City of Charleston Mayor Riley receives National Medal of Arts

Charleston Post and Courier
Bo Peterson
March 3, 2010

President Obama exchanged hugs and a slap on the back with Mayor Joe Riley on Thursday and awarded him the prestigious National Medal of Arts in the East Room of the White House.

In casual remarks as the president closed the ceremony, Obama singled out and cited the mayor, among a handful of the other recipients, as “my great friend Joe Riley and the extraordinary work he’s done in Charleston.”

Riley was recognized for cultivating historic and cultural resources to reinvigorate the city, and for his role creating the national Mayors’ Institute on City Design to enhance the use of urban spaces. He was one of 12 people or organizations to receive the medal for 2009, alongside eight people who received the National Humanities Medal.

The lifetime honor is given for contributions to the creation, growth and support of arts or humanities in the United States; recipients are selected from hundreds of nominees each year.

First elected mayor in 1975, Riley has championed revitalization of the downtown and its arts and historic character. He’s pushed for projects as diverse as Spoleto Festival U.S.A., Charleston Place, Waterfront Park, the S.C. Aquarium and a current downtown performing arts and civic center, with a renovated Gaillard Auditorium at its core.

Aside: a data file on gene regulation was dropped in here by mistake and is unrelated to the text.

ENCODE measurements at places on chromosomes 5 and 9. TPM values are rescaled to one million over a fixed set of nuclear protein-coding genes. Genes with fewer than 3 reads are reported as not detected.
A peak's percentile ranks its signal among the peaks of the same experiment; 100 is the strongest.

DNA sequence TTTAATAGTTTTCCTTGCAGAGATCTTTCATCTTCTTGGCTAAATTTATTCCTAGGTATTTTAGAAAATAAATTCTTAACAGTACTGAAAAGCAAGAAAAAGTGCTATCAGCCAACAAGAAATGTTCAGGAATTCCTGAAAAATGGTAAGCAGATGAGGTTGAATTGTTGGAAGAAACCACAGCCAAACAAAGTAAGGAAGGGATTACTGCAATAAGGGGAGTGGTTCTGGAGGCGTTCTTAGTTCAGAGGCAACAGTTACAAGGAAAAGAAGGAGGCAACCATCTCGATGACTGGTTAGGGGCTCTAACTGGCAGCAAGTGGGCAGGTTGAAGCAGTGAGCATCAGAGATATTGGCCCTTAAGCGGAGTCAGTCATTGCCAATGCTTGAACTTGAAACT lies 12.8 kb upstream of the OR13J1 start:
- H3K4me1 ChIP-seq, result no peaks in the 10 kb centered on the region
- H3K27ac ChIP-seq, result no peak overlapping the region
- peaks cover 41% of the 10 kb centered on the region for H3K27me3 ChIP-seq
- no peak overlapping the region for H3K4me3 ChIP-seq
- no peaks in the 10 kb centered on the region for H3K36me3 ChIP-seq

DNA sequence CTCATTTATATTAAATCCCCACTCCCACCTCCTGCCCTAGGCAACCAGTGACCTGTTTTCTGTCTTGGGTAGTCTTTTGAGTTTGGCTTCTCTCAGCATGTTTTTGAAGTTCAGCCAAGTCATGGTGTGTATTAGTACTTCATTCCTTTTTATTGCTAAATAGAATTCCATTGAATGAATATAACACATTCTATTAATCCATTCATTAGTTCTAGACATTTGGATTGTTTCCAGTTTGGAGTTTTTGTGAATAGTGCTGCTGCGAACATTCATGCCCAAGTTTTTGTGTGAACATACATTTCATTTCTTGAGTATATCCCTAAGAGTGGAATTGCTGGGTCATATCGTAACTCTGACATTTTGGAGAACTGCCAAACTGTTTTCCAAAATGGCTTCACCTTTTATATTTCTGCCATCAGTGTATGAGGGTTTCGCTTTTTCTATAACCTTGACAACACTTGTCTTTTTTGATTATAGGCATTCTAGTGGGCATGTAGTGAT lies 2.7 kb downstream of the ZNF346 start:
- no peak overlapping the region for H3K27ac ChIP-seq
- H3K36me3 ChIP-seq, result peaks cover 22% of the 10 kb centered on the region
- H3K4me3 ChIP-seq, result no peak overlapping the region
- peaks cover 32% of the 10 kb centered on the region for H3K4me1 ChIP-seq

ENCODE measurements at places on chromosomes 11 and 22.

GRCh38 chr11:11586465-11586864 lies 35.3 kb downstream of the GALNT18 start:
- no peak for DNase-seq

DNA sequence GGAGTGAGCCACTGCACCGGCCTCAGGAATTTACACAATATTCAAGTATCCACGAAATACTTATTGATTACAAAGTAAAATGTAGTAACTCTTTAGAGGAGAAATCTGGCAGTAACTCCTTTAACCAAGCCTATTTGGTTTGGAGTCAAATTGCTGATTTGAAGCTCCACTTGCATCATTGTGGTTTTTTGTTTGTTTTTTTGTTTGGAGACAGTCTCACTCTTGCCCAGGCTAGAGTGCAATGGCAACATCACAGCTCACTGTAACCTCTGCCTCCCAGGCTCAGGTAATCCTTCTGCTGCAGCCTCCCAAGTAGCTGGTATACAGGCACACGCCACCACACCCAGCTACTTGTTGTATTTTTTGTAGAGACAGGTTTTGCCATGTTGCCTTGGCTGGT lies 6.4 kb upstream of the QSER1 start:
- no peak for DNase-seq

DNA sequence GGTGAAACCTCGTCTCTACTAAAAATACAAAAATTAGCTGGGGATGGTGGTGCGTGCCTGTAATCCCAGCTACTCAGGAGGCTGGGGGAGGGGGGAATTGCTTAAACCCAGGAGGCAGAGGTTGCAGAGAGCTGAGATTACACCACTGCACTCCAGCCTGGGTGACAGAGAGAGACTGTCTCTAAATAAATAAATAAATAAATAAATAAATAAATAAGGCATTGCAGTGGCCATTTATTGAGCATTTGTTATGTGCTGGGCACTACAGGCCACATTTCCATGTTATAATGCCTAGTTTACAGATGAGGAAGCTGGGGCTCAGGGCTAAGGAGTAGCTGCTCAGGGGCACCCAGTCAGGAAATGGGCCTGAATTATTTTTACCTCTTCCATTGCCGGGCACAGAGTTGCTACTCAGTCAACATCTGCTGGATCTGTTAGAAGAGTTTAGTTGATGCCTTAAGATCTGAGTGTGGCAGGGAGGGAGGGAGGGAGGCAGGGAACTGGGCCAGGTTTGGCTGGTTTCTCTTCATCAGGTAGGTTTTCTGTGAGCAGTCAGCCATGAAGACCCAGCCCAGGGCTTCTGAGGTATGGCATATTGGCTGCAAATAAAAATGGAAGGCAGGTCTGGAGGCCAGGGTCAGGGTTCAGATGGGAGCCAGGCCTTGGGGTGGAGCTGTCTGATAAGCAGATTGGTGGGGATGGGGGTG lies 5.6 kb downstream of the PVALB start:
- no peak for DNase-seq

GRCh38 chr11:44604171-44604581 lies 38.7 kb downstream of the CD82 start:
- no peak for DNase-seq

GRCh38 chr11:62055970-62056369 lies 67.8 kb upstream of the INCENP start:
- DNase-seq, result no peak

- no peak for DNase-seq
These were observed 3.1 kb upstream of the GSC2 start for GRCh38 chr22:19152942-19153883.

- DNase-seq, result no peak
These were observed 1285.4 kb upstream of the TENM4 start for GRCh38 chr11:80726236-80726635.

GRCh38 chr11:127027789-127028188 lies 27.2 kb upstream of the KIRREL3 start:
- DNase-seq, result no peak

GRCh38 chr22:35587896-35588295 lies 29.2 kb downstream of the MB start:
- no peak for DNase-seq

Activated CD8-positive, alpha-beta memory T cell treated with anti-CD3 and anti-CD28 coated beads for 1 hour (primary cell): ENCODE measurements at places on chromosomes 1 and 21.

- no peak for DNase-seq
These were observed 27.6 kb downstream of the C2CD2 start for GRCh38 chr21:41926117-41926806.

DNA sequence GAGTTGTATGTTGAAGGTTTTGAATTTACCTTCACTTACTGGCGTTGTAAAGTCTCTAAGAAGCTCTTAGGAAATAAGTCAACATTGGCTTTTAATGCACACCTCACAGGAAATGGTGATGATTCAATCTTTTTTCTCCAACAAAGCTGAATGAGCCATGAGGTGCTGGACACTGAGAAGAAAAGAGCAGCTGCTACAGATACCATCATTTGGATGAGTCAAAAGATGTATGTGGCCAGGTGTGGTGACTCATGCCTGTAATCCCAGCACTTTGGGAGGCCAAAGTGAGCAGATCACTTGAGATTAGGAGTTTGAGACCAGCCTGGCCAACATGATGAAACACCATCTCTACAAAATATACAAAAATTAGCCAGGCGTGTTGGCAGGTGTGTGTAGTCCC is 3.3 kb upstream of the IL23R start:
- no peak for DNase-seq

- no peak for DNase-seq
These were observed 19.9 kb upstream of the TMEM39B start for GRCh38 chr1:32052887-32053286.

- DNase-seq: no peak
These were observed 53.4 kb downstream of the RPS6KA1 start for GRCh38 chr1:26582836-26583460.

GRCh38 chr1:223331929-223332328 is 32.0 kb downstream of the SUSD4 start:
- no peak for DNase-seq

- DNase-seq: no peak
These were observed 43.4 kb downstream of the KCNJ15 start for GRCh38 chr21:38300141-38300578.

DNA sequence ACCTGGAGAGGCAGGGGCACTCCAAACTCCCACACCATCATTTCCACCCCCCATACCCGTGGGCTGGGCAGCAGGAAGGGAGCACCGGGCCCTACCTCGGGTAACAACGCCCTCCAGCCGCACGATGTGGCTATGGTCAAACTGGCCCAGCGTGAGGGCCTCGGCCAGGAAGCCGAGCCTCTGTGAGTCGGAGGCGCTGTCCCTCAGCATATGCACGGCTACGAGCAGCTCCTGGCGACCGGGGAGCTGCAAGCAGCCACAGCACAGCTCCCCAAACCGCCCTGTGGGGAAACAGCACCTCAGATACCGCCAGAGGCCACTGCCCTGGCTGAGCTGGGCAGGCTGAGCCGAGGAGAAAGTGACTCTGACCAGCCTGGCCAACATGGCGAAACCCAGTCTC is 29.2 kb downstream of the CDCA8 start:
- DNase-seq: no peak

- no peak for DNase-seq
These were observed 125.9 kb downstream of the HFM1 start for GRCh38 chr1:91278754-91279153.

“This award is a recognition of the city that I am privileged to serve and a recognition of the work of our community to build and maintain a beautiful and livable city that is a national treasure,” Riley said in a prepared statement, adding that he is proud of his role with the institute.

“I don’t think there’s anybody more deserving. It really reflects the culture of Charleston and what it means,” said Theodore Stern, former College of Charleston president and board director emeritus of the Spoleto Festival U.S.A. “We wouldn’t have Spoleto without the mayor, persisting and insisting. He’s held it together and it’s been a savior.”

Other arts medal recipients were singer Bob Dylan, actor and director Clint Eastwood, graphic designer Milton Glaser, Vietnam Veterans Memorial architect Maya Lin, singer and dancer Rita Moreno, opera singer Jessye Norman, painter Frank Stella, conductor Michael Tilson Thomas and composer John Williams. The Oberlin Conservatory of Music in Ohio and the School of American Ballet in New York City also were awarded medals.

Dylan and Eastwood did not attend the ceremony.

Humanities medal recipients were biographer Robert A. Caro, historians Annette Gordon-Reed, David Levering Lewis, William H. McNeill and Theodore C. Sorensen, Metropolitan Museum of Art leader Phillippe de Montebello, philanthropist Albert H. Small and Holocaust historian and human rights advocate Elie Wiesel.

The president was joined by first lady Michelle Obama.

“Each and every one of these individuals in some ways has touched my life,” Obama said.

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